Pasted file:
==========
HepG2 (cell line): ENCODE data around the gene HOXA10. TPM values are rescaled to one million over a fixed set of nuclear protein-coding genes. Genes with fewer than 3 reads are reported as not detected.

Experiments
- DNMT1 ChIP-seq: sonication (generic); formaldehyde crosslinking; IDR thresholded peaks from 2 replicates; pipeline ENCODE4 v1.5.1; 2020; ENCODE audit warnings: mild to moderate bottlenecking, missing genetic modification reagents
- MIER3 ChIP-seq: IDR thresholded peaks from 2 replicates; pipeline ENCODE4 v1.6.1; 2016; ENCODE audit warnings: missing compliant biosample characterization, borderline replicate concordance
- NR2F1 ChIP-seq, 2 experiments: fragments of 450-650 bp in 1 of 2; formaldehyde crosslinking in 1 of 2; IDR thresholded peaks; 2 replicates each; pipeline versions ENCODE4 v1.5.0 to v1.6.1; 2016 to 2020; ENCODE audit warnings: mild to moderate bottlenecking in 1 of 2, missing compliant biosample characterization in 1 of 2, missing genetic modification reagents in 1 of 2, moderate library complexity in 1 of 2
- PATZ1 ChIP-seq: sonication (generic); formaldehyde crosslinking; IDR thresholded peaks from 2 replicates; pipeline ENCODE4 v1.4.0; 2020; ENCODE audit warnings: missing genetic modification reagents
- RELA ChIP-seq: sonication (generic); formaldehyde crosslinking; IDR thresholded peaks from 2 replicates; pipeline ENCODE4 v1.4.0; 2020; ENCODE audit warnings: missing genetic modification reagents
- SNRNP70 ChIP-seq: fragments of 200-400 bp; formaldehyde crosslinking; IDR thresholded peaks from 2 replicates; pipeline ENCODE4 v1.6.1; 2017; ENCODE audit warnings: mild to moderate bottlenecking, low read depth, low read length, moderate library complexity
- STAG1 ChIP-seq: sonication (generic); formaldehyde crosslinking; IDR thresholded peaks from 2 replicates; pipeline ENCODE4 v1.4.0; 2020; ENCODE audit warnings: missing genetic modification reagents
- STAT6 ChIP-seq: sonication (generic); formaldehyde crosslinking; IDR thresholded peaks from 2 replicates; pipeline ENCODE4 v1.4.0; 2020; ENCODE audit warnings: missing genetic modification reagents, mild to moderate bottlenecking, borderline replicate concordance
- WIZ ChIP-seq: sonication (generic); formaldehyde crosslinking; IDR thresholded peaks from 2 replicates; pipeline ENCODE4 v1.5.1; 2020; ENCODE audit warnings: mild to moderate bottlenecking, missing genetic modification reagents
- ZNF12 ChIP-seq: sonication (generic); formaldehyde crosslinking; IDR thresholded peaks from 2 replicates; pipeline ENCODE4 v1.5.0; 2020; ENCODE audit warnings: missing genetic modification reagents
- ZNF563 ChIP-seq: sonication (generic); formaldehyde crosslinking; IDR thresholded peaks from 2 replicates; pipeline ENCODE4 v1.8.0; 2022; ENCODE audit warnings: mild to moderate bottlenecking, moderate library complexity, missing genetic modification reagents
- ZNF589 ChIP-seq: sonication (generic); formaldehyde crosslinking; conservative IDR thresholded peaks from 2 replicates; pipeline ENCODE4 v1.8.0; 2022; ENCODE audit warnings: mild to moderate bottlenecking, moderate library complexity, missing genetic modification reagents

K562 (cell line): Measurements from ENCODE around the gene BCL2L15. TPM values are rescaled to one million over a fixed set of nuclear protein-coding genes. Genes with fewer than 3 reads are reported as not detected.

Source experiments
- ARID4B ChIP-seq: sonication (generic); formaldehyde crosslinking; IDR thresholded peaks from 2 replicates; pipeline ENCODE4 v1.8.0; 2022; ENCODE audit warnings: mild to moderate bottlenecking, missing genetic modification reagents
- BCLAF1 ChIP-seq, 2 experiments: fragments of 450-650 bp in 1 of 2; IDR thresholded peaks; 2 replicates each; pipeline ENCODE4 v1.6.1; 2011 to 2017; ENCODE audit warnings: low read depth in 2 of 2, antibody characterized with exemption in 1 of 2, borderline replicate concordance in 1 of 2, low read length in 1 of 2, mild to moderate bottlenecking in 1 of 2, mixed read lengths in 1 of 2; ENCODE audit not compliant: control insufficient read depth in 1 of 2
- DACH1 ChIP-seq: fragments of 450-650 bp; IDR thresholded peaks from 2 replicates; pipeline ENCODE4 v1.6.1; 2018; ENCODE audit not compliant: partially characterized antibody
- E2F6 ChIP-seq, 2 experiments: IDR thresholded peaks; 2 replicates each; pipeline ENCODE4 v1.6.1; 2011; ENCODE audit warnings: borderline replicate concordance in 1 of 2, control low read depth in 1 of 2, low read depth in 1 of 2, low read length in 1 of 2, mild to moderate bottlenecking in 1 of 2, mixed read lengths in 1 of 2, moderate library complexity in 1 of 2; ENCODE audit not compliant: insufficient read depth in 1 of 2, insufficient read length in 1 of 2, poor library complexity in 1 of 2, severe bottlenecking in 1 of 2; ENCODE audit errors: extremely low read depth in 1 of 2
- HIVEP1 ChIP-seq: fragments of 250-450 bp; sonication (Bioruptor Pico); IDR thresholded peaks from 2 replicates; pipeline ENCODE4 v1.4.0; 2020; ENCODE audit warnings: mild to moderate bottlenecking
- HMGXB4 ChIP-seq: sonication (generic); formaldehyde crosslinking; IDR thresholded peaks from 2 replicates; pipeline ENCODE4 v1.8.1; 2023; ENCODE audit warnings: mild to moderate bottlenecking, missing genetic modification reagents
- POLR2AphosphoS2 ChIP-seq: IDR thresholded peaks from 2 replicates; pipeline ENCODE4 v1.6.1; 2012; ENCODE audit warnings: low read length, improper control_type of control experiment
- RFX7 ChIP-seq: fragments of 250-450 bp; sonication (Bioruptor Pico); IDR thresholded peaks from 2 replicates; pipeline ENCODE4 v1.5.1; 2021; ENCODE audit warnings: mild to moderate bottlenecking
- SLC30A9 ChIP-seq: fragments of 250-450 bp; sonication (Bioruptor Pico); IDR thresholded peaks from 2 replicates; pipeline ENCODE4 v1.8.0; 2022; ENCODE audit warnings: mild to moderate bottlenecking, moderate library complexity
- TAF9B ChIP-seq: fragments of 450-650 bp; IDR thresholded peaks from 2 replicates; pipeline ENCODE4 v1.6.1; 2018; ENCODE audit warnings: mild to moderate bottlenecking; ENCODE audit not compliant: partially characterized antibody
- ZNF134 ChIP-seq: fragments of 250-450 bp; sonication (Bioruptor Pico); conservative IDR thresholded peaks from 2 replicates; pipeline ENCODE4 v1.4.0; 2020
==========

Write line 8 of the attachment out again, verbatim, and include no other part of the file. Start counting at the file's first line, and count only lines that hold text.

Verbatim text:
- SNRNP70 ChIP-seq: fragments of 200-400 bp; formaldehyde crosslinking; IDR thresholded peaks from 2 replicates; pipeline ENCODE4 v1.6.1; 2017; ENCODE audit warnings: mild to moderate bottlenecking, low read depth, low read length, moderate library complexity